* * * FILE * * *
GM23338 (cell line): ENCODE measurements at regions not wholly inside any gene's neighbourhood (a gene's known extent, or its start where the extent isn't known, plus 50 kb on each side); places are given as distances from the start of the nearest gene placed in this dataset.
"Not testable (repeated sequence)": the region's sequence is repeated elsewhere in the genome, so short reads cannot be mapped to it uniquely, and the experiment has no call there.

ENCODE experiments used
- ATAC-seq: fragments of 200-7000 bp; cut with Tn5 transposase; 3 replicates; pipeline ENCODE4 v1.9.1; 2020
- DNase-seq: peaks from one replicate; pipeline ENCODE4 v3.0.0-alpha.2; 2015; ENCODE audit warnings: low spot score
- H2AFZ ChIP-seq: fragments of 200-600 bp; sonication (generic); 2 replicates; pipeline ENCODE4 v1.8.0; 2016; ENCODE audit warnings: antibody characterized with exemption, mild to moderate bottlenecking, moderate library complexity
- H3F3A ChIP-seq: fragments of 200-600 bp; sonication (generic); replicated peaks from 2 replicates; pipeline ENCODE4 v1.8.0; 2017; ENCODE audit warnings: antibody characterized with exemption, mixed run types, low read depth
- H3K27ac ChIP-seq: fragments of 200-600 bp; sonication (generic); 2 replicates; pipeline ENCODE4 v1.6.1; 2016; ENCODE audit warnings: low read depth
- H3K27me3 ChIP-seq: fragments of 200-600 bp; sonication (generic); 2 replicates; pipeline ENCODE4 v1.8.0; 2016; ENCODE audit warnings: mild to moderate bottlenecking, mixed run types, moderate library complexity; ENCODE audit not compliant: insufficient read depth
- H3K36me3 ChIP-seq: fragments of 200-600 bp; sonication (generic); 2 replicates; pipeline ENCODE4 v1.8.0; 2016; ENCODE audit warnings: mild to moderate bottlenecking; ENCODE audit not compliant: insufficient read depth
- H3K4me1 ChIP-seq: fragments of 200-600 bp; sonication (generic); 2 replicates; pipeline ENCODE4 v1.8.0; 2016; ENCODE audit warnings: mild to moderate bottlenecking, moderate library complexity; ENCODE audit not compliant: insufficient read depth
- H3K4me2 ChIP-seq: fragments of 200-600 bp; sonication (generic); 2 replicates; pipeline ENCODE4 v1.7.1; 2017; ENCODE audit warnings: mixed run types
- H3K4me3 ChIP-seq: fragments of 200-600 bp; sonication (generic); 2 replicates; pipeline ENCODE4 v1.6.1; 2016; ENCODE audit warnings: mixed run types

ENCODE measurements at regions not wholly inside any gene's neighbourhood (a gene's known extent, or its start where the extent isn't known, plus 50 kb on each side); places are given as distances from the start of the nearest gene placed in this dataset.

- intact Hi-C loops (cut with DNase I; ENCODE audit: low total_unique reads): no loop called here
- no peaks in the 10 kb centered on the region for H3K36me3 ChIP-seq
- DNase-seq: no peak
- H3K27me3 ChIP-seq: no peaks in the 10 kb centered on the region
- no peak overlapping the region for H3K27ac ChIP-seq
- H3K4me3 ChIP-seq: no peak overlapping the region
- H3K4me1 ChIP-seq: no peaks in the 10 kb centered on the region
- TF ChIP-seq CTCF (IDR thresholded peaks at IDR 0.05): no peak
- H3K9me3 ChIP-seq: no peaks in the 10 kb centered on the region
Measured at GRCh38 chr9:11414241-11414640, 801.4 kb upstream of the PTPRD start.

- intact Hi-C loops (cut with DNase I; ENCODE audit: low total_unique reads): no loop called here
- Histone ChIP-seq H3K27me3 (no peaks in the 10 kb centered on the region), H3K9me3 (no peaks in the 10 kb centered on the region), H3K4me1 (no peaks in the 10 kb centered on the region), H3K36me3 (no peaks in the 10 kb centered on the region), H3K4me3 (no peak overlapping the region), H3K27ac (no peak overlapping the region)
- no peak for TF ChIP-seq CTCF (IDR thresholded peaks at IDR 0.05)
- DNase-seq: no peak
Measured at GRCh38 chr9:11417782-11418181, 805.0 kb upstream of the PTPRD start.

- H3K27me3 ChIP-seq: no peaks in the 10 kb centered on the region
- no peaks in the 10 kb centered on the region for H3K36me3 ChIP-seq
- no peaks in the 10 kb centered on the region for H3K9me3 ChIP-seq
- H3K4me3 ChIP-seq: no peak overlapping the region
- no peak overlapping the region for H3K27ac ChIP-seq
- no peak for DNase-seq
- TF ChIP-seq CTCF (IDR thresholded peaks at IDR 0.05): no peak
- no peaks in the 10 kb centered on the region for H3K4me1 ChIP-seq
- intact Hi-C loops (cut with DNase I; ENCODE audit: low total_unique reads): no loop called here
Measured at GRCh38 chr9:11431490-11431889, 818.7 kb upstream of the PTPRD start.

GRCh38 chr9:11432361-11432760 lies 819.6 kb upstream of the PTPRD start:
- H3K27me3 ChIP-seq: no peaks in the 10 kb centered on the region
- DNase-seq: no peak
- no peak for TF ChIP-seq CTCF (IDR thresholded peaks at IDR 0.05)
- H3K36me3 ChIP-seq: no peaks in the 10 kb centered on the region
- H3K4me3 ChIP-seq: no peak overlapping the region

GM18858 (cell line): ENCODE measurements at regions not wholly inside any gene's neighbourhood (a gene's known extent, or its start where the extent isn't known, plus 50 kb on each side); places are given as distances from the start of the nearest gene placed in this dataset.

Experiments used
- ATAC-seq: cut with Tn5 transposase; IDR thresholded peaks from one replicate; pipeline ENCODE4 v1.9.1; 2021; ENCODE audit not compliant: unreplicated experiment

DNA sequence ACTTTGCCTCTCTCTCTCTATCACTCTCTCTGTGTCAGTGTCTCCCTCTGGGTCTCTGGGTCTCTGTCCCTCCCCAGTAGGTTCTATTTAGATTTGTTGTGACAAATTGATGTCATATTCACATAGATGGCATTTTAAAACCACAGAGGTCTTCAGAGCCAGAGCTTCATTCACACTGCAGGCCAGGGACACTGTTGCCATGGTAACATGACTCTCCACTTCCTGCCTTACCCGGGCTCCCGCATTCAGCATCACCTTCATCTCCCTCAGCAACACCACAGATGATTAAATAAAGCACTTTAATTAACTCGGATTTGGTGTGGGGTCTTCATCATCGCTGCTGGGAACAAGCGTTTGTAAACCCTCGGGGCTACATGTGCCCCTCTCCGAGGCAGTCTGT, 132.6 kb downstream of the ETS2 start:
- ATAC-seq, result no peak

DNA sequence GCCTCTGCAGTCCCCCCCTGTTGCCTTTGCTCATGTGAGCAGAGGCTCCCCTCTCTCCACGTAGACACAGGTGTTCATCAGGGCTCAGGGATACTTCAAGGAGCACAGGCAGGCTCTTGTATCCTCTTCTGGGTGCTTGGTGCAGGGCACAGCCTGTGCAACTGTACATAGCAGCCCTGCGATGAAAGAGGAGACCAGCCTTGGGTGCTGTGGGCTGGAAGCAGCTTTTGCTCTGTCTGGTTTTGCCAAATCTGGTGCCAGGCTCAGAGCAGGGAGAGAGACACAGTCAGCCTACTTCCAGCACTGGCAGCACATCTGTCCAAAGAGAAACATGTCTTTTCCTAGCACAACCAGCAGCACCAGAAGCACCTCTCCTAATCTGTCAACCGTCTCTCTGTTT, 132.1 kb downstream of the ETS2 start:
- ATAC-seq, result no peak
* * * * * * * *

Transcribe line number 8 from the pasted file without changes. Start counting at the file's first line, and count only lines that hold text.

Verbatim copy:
- H3K27ac ChIP-seq: fragments of 200-600 bp; sonication (generic); 2 replicates; pipeline ENCODE4 v1.6.1; 2016; ENCODE audit warnings: low read depth